THE GOOD BOOK CLUB

Don’t miss out on the best of 2018, as we bring you seven of the top-sell­ing fic­tion ti­tles from the past year, per­fect for Devour­ing while on va­ca­tion.

Good (UAE) - - CONTENTS -

the best fic­tion reads of 2018.

tran­scrip­tion Kate Atkin­son

This spell­bind­ing novel tells the tale of Juliet arm­strong, an 18-year-old wo­man who is en­meshed in the world of es­pi­onage when she is re­cruited to the se­cret ser­vice dur­ing Wwii. in the decades that fol­low, Juliet’s life will once again be turned up­side down when she en­coun­ters some of the shady FIG­URES FROM HER PAST.

frag­ile things Neil Gaiman

a col­lec­tion of short sto­ries and po­etry, Frag­ile Things was orig­i­nally pub­lished in 2006, but has seen a re­turn to the best­seller list thanks to the in­clu­sion of How to Talk to girls at Par­ties, which was TRANS­FORMED INTO A film LAST YEAR. Per­fect for when you want a hit OF FIC­TION WITH­OUT COM­MIT­TING TO a full-length novel.

nine per­fect strangers Liane Mo­ri­arty

Known for her sharp wit and abil­ity to craft rich char­ac­ters lay­ered with mod­ern-day foibles, Liane Mo­ri­aty of Big Lit­tle Lies fame does it again with this thriller, set in an aus­tralian well­ness re­treat that prom­ises ‘Mind and Body To­tal Trans­for­ma­tion’. eas­ily di­gestible and em­i­nently en­ter­tain­ing.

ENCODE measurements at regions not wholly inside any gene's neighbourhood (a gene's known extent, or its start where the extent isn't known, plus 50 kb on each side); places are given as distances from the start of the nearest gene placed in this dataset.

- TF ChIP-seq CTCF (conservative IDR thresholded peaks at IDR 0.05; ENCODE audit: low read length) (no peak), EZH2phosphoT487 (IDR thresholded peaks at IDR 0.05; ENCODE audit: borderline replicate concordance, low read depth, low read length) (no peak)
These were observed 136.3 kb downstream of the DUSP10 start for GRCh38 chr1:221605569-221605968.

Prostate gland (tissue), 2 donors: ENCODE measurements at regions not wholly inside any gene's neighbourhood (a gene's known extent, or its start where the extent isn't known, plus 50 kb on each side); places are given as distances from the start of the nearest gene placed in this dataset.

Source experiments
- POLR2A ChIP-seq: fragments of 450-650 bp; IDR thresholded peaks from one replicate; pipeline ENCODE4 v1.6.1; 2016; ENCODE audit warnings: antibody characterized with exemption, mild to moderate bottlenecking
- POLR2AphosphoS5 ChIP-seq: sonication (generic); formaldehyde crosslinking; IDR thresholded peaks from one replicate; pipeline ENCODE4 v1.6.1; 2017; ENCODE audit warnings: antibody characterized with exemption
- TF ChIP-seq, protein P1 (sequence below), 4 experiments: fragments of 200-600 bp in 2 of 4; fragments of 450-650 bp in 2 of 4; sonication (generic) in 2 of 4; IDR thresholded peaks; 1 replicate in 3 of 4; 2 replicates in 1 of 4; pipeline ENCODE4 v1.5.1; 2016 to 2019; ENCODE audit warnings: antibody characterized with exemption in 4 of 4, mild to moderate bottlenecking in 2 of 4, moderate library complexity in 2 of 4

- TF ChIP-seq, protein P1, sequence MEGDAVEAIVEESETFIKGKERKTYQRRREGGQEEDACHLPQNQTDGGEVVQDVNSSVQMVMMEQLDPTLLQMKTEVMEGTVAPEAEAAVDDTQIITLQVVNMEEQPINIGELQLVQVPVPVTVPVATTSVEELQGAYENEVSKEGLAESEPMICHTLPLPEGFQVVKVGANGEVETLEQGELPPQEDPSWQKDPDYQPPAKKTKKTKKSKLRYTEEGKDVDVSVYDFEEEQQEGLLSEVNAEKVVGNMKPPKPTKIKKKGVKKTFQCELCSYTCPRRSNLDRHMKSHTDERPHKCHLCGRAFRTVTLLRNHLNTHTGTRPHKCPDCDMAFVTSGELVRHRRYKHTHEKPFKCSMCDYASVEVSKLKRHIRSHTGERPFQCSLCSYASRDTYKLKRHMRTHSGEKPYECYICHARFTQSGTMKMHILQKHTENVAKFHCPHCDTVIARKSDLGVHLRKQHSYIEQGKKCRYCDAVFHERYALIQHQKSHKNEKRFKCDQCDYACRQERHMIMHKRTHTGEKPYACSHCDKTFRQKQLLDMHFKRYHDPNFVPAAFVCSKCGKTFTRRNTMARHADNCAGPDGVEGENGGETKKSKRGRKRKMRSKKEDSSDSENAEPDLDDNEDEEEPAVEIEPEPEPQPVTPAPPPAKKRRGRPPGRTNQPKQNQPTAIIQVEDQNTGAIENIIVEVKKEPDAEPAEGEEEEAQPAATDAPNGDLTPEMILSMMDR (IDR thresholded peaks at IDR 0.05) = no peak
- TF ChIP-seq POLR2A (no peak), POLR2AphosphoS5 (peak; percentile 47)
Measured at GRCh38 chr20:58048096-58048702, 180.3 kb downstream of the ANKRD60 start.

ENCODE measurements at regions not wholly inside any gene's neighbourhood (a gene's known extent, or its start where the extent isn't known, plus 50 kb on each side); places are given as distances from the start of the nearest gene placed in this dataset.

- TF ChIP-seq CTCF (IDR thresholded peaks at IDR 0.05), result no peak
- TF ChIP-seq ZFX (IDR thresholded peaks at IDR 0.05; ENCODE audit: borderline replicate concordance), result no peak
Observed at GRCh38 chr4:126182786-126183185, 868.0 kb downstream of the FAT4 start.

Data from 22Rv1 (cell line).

eleanor oliphant is Com­pletely fine Gail Honey­man

This sun­day Times best­seller tells the story of eleanor Oliphant, a wo­man who wades through life fol­low­ing a rigid rou­tine that leaves lit­tle room for fun or sur­prises. But when a random act of kind­ness turns her or­dered ex­is­tence into dis­ar­ray, Eleanor must learn to em­brace change.

Killing Com­menda­tore Haruki Mu­rakami

Few au­thors can take read­ers on a jour­ney as scin­til­lat­ing and sur­pris­ing as Haruki Mu­rakami. Once again, the Ja­panese scribe be­hind 1Q84 and The Wind-up Bird Chron­i­cles brings his fan­tas­ti­cal imag­in­ings to life in Killing Com­menda­tore, a meta­phys­i­cal mys­tery that dips in and out of the un­der­world, trav­els across space and time, and poses as many ques­tions as it an­swers.

China Rich Girl­friend Kevin Kwan

Pick­ing up where Crazy Rich asians left off, China Rich girl­friend de­liv­ers the same brand of eye-pop­ping op­u­lence, this time cen­ter­ing on Rachel Chu and her un­known Chi­nese fa­ther in the lead-up to her wed­ding to one of sin­ga­pore’s wealth­i­est bach­e­lors. Think of it as your guilty read­ing plea­sure.

sea prayer Khaled Hos­seini

At just 48 pages, this novella may be fleet­ingly brief, but it’s mes­sage will linger. From the ac­claimed au­thor of The Kite Run­ner, this evoca­tive story is told from a grand­fa­ther to his grand­son, re­count­ing mem­o­ries of grow­ing up in Syria, be­fore its cur­rent state of un­rest. Beau­ti­fully il­lus­trated by dan Wil­liams, this is one for all ages.

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